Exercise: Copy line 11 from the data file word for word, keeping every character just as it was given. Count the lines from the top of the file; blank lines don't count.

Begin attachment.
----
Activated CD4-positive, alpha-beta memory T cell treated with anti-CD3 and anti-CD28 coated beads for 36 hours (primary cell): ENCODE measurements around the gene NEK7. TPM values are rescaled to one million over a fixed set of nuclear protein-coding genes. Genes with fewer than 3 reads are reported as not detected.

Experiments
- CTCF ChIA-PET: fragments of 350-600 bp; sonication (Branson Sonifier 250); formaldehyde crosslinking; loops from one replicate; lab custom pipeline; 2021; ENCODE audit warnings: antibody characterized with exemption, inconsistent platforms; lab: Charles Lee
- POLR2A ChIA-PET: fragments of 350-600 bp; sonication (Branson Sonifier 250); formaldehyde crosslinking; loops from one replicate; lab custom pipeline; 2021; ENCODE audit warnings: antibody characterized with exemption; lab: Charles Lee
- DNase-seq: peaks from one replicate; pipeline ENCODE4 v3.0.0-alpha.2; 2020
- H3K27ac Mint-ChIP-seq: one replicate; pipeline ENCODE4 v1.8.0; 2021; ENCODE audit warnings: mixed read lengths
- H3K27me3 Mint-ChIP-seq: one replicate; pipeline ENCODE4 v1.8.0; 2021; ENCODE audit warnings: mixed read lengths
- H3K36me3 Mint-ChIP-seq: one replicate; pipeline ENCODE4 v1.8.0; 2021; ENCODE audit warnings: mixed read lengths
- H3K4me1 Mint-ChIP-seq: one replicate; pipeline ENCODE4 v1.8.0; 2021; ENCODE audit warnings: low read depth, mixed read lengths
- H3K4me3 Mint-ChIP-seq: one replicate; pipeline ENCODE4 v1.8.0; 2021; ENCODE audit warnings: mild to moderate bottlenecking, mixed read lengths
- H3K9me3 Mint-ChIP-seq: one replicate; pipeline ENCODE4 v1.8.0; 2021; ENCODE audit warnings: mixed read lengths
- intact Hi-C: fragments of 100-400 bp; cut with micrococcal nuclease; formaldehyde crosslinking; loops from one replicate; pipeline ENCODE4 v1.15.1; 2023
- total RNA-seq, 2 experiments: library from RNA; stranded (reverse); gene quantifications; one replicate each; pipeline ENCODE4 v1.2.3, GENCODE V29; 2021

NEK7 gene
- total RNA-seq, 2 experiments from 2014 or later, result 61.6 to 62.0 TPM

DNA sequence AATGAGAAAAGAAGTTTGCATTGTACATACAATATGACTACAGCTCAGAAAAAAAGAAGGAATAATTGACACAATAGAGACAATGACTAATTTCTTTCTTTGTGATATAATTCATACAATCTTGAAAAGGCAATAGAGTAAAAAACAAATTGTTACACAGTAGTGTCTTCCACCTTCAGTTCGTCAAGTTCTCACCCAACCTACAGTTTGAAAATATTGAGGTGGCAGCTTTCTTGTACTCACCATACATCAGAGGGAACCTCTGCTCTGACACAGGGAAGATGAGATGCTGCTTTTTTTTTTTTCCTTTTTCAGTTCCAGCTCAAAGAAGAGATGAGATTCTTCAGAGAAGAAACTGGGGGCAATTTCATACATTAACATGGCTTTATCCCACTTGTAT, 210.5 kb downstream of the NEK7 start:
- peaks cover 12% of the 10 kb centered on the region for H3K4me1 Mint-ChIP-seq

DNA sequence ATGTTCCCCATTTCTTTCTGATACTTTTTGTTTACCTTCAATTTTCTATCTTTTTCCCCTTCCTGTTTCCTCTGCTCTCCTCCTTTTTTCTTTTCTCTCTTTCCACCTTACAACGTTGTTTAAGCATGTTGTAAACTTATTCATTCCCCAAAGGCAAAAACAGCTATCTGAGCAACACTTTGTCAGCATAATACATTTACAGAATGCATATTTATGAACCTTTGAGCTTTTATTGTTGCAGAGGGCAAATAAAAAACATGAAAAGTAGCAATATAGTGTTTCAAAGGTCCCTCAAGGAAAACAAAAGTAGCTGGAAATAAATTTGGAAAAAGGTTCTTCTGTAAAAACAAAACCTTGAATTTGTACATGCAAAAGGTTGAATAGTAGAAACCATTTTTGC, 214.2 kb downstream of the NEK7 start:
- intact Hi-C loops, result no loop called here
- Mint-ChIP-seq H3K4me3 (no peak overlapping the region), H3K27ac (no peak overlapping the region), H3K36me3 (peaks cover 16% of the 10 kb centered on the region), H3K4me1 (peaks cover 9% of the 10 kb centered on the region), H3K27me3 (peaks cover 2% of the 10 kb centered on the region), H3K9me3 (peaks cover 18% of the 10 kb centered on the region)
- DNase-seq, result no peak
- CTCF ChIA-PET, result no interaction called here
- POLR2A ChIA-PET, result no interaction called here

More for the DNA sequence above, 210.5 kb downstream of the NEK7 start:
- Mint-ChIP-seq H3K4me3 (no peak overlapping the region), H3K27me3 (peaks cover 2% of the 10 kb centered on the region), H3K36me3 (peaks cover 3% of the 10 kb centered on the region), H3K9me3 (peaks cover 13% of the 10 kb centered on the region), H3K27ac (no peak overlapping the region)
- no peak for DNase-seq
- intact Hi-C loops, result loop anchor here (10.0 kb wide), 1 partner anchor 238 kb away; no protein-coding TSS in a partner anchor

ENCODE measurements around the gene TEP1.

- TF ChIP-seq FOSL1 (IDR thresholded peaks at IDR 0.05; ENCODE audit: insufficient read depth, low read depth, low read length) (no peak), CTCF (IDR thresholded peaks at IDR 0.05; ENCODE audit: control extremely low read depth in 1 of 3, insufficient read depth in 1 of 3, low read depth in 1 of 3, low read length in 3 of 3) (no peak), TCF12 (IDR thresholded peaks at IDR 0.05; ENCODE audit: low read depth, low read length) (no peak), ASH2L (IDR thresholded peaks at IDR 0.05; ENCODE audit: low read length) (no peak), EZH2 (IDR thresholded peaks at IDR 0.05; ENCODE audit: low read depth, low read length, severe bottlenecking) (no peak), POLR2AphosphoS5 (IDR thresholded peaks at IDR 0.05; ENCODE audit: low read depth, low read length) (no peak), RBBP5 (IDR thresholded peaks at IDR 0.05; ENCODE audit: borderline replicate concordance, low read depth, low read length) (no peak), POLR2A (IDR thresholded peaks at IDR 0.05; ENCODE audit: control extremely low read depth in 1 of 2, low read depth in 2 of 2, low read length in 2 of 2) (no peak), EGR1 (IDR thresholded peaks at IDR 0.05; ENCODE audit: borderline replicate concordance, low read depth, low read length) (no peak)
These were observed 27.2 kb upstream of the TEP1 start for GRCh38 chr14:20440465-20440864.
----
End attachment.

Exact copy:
- H3K9me3 Mint-ChIP-seq: one replicate; pipeline ENCODE4 v1.8.0; 2021; ENCODE audit warnings: mixed read lengths